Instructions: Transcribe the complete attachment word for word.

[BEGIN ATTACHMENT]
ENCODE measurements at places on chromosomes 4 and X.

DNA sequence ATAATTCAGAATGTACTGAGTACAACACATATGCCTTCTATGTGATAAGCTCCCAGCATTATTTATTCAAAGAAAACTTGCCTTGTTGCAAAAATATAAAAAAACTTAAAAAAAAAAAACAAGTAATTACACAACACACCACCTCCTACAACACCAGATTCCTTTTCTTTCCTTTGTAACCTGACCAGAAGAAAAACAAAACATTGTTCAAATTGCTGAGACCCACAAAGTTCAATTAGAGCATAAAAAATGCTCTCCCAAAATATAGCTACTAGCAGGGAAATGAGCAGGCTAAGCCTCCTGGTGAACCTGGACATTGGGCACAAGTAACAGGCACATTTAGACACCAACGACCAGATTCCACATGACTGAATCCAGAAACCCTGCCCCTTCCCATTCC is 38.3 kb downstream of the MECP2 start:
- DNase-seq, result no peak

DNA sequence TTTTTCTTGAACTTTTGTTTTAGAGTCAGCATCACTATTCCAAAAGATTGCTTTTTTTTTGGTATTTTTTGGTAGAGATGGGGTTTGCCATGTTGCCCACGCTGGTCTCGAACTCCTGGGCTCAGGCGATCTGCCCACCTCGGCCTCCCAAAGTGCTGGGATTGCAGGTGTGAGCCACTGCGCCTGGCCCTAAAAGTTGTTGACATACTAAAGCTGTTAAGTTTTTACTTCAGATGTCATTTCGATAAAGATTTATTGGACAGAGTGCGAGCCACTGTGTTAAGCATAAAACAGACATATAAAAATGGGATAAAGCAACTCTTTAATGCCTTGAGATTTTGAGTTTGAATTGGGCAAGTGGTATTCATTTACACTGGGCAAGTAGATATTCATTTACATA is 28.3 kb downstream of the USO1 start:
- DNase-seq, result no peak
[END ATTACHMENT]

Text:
ENCODE measurements at places on chromosomes 4 and X.

DNA sequence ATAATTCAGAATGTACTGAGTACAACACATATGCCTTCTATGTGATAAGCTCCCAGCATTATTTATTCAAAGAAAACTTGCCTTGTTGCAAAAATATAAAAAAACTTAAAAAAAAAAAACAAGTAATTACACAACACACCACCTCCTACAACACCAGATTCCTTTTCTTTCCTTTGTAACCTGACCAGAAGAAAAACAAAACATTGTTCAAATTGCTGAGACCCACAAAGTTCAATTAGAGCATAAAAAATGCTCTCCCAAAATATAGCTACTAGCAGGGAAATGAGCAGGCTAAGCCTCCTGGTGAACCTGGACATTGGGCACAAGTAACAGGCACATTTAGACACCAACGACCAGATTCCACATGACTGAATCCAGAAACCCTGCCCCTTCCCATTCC is 38.3 kb downstream of the MECP2 start:
- DNase-seq, result no peak

DNA sequence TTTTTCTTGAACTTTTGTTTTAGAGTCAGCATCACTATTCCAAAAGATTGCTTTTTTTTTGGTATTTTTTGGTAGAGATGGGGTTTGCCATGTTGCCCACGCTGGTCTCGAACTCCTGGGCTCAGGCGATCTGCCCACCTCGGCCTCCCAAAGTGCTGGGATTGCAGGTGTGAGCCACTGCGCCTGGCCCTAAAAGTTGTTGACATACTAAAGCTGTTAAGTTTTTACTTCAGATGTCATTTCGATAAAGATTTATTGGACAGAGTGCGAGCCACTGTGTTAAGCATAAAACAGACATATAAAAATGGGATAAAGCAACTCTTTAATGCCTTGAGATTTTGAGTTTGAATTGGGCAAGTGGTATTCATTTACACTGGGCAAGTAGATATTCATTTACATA is 28.3 kb downstream of the USO1 start:
- DNase-seq, result no peak